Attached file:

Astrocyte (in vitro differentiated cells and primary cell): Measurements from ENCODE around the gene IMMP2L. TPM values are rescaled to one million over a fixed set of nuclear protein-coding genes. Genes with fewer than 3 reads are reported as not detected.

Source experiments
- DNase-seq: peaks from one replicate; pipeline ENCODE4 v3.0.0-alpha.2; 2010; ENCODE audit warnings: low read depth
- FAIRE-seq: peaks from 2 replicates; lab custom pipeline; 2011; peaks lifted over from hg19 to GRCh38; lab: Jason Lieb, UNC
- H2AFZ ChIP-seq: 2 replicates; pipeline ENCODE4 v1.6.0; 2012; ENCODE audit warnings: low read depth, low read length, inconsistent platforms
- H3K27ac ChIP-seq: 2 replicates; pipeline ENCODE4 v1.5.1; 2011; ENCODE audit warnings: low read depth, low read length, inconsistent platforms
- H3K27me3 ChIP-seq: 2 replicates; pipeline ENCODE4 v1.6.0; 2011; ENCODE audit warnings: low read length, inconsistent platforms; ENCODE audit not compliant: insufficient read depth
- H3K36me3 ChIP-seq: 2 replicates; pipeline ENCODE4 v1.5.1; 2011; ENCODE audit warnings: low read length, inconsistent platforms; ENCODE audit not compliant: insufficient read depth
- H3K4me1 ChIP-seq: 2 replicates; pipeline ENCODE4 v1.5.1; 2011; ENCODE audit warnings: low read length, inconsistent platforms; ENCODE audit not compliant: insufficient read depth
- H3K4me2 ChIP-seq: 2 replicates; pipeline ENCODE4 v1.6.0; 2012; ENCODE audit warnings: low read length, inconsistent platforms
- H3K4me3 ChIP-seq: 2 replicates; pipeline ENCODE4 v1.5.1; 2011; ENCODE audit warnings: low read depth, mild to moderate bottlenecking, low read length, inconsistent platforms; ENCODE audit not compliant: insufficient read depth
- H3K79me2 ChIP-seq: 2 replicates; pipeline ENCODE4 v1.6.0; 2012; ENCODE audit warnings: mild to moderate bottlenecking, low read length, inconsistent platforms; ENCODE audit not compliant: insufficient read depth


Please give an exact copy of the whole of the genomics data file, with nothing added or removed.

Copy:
Astrocyte (in vitro differentiated cells and primary cell): Measurements from ENCODE around the gene IMMP2L. TPM values are rescaled to one million over a fixed set of nuclear protein-coding genes. Genes with fewer than 3 reads are reported as not detected.

Source experiments
- DNase-seq: peaks from one replicate; pipeline ENCODE4 v3.0.0-alpha.2; 2010; ENCODE audit warnings: low read depth
- FAIRE-seq: peaks from 2 replicates; lab custom pipeline; 2011; peaks lifted over from hg19 to GRCh38; lab: Jason Lieb, UNC
- H2AFZ ChIP-seq: 2 replicates; pipeline ENCODE4 v1.6.0; 2012; ENCODE audit warnings: low read depth, low read length, inconsistent platforms
- H3K27ac ChIP-seq: 2 replicates; pipeline ENCODE4 v1.5.1; 2011; ENCODE audit warnings: low read depth, low read length, inconsistent platforms
- H3K27me3 ChIP-seq: 2 replicates; pipeline ENCODE4 v1.6.0; 2011; ENCODE audit warnings: low read length, inconsistent platforms; ENCODE audit not compliant: insufficient read depth
- H3K36me3 ChIP-seq: 2 replicates; pipeline ENCODE4 v1.5.1; 2011; ENCODE audit warnings: low read length, inconsistent platforms; ENCODE audit not compliant: insufficient read depth
- H3K4me1 ChIP-seq: 2 replicates; pipeline ENCODE4 v1.5.1; 2011; ENCODE audit warnings: low read length, inconsistent platforms; ENCODE audit not compliant: insufficient read depth
- H3K4me2 ChIP-seq: 2 replicates; pipeline ENCODE4 v1.6.0; 2012; ENCODE audit warnings: low read length, inconsistent platforms
- H3K4me3 ChIP-seq: 2 replicates; pipeline ENCODE4 v1.5.1; 2011; ENCODE audit warnings: low read depth, mild to moderate bottlenecking, low read length, inconsistent platforms; ENCODE audit not compliant: insufficient read depth
- H3K79me2 ChIP-seq: 2 replicates; pipeline ENCODE4 v1.6.0; 2012; ENCODE audit warnings: mild to moderate bottlenecking, low read length, inconsistent platforms; ENCODE audit not compliant: insufficient read depth